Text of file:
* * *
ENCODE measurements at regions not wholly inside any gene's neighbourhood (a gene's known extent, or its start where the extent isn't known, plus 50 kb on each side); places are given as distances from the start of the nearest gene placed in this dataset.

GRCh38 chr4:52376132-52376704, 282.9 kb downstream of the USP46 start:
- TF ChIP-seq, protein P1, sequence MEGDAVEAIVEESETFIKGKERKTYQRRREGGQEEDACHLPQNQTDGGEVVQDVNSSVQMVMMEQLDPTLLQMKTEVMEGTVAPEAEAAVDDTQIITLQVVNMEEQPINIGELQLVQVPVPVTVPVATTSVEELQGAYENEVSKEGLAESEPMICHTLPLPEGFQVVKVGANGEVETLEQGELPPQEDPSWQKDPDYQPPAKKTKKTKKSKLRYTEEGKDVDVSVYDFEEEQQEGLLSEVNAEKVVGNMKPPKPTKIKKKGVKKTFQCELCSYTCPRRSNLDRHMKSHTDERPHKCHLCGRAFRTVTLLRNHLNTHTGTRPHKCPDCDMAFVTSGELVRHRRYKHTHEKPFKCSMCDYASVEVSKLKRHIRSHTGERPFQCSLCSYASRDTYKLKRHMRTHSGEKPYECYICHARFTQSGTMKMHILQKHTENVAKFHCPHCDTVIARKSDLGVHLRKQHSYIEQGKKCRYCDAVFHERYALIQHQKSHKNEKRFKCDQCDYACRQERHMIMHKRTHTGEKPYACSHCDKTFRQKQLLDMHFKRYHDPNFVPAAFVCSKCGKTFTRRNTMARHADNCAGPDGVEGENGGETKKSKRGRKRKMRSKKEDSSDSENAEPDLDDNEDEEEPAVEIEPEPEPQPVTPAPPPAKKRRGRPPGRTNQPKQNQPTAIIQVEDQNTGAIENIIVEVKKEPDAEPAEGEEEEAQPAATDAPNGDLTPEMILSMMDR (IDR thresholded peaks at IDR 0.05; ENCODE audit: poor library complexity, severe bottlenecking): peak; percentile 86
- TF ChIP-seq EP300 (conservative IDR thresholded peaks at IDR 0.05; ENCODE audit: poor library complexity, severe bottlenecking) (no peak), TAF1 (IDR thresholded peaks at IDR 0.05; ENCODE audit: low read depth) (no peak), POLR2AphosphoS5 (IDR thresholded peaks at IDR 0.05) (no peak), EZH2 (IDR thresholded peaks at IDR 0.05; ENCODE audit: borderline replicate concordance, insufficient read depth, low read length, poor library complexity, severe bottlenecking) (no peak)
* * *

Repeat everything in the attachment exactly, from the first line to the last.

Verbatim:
ENCODE measurements at regions not wholly inside any gene's neighbourhood (a gene's known extent, or its start where the extent isn't known, plus 50 kb on each side); places are given as distances from the start of the nearest gene placed in this dataset.

GRCh38 chr4:52376132-52376704, 282.9 kb downstream of the USP46 start:
- TF ChIP-seq, protein P1, sequence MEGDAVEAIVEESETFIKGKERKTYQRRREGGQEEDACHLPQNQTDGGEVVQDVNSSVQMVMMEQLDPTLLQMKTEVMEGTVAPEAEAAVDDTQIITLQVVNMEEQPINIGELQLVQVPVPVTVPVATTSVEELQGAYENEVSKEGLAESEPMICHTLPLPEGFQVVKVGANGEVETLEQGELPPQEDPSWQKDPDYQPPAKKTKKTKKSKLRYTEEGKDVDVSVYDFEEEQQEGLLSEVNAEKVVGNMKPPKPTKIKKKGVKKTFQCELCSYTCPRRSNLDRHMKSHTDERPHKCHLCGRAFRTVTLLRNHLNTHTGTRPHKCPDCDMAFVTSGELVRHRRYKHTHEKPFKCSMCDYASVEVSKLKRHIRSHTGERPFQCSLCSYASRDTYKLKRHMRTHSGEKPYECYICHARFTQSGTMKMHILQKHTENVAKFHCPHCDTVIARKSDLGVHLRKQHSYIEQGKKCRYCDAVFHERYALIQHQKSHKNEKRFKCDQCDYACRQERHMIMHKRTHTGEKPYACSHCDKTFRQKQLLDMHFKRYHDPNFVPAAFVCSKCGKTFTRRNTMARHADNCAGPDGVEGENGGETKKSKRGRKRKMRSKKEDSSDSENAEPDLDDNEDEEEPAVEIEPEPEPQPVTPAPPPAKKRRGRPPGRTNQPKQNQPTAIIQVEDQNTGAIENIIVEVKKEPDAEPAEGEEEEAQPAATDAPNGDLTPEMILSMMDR (IDR thresholded peaks at IDR 0.05; ENCODE audit: poor library complexity, severe bottlenecking): peak; percentile 86
- TF ChIP-seq EP300 (conservative IDR thresholded peaks at IDR 0.05; ENCODE audit: poor library complexity, severe bottlenecking) (no peak), TAF1 (IDR thresholded peaks at IDR 0.05; ENCODE audit: low read depth) (no peak), POLR2AphosphoS5 (IDR thresholded peaks at IDR 0.05) (no peak), EZH2 (IDR thresholded peaks at IDR 0.05; ENCODE audit: borderline replicate concordance, insufficient read depth, low read length, poor library complexity, severe bottlenecking) (no peak)